The world is fallen. Disease and death, hurricanes and heart attacks, earthquakes and other elements of nature wreak havoc on a daily basis.

The world has evil. God’s Word makes it clear that we have an enemy who is always on the prowl, like a lion, ready to steal, kill, and destroy (John 10:10). Evil is real. And too often it wins the battles here on earth.

The world is full of broken people. In His infinite wisdom and compassion, God has given us free will. We can choose to follow and love Him, or we can choose to go our own way, giving in to our carnal, sinful selves. And lots of people do, making life here on earth violent and tragic.

The world — full of broken people and an enemy who lies like no other — also presents messages that absolutely conflict and stand opposed to every truth of God’s word. We’re offered choices at every turn to believe what the world has to say or what God’s word says. This was the tension I lived in for years as I struggled to make sense of all the messages. I’m so grateful that God continues to use His word to open my eyes to His ways and truths because living in the world but not being of it is oh-so hard.*

But we can take this prayer of Jesus in John 17 with us into the world and remember its truths. God goes with us. He protects us. He sets us apart with His holiness. And His Son died so that all this can happen. No matter what the world’s hatred looks or feels like, we can remember two truths — we don’t belong to the world. But we do belong to Jesus.

*”Being in the world but not of it” is a Christian idea that derives implicitly from this passage!

  • Journal your thoughts about what it means to be in the world but not of it. How does unpacking this section of Jesus’ prayer for the disciples help you gain a deeper, more personal understanding?
  • “This Is Where I Belong,” a song by Housefires on our Belonging playlist, is a spontaneous worship song with few words, which makes it the perfect one to have playing on repeat when you feel the tension of living with one foot in your faith and the other in the world or when you feel the isolating hatred of the world backing you into a corner. This is truth. This is what we anchor ourselves in:

This is where I belong, held by the arms of love
Oh this is where I belong, held by the arms of love
Love don’t let me go, don’t let go

Featured photo by Artem Beliaikin on Unsplash

True Belonging: Gospel

Tim Keller says, “The Gospel is this: We are more sinful and flawed in ourselves than we ever dared believe, yet at the very same time we are more loved and accepted in Jesus Christ than we ever dared hope.”  

Gospel. As Christians, we hear this word and often make the quick assumption that we know what it is and move on, which is a dangerous practice because what some have been discovering is that most Christians only know the first half of the gospel, as illustrated by John 3:16 —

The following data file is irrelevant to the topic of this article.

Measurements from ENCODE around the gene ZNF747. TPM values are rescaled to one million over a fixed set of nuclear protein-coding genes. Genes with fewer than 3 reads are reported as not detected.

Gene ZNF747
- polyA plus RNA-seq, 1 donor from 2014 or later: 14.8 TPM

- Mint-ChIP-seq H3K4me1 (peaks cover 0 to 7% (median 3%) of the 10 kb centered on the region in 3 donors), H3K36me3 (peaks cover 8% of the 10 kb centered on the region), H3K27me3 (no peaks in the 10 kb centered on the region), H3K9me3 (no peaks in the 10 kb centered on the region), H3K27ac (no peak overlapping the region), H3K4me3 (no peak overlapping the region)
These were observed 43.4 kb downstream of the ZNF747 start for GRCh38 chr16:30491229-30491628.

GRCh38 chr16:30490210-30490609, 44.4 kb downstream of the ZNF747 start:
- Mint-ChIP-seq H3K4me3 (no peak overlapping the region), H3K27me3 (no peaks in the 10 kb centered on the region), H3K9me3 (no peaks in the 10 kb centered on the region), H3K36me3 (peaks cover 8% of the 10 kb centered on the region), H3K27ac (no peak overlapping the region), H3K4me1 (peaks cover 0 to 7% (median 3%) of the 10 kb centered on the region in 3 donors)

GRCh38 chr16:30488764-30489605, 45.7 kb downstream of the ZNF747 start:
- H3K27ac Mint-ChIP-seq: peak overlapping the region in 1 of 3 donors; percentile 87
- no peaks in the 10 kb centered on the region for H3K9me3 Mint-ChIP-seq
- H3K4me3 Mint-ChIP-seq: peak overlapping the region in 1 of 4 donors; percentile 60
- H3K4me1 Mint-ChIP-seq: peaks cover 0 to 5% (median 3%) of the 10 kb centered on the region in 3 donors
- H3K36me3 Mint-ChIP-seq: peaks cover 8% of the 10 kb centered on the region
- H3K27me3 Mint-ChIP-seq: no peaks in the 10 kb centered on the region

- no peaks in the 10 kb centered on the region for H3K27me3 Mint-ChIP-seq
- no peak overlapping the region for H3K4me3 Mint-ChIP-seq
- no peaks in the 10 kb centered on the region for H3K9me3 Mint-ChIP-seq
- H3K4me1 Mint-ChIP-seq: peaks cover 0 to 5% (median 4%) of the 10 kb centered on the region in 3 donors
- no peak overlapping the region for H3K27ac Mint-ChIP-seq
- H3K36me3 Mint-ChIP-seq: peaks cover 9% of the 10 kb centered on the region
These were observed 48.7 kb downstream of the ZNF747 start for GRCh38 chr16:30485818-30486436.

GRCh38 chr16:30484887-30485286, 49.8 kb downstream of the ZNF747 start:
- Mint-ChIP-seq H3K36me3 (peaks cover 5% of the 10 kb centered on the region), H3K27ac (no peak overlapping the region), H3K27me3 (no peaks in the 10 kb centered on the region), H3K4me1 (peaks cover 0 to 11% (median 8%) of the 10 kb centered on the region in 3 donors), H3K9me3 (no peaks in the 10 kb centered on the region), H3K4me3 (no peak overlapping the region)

“For God so loved the world that he gave his one and only Son, that whoever believes in him shall not perish but have eternal life.”

We’ve been taught throughout our lives that putting our faith in Jesus is the whole enchilada. You’re saved. You’re good. Of course, coming to believe in Jesus is HUGE. But salvation is not the end of the story. It’s just the beginning.

The Full Gospel

There’s actually a second half of the Gospel, as defined, ironically, by 1 John 3:16 —

“This is how we know what love is: Jesus Christ laid down his life for us. And we ought to lay down our lives for our brothers and sisters.”

First half — Jesus died for us. Second half — so we can lay down our lives for others.
First half — Jesus loved us. Second half — so we can love the world.
First half — Jesus saved us. Second half — so we can grow in His likeness for the good of others.
First half — salvation. Second half — sanctification.

In the Seedbed Daily Text post I read last spring that sparked this series, JD Walt spoke of these two halves: “The gospel comes in two massive movements: believing and becoming. We believe in Jesus. We become like Jesus” (Daily Text, April 16, 2021).

What we’ve been exploring throughout this series is what JD calls the bridge — the way of moving from believing to becoming, which he calls the way of the cross. And, the way of the cross is the way of belonging to Jesus.

This path, like a bridge stretching across the wide expanse of a canyon, helps us move from first-half-of-the-gospel-living into the full gospel.

Photo by Susanna Marsiglia on Unsplash

The Bridge

On this blog, I write from the assumption that you are a believing, devoted follower of Jesus who seeks to become more like Him. Whether you’ve been able to put words to it before or not, you’re ready to live into this second half of the gospel. Which is why you’re here. Our cultivation of the Word and Spirit here each week is meant to aid us on this journey of sanctification. 

But today. Today, let’s zoom in on “The Way of Belonging to Jesus” by looking at what we’ve learned about belonging, and we’ll see that we’ve already been building the bridge: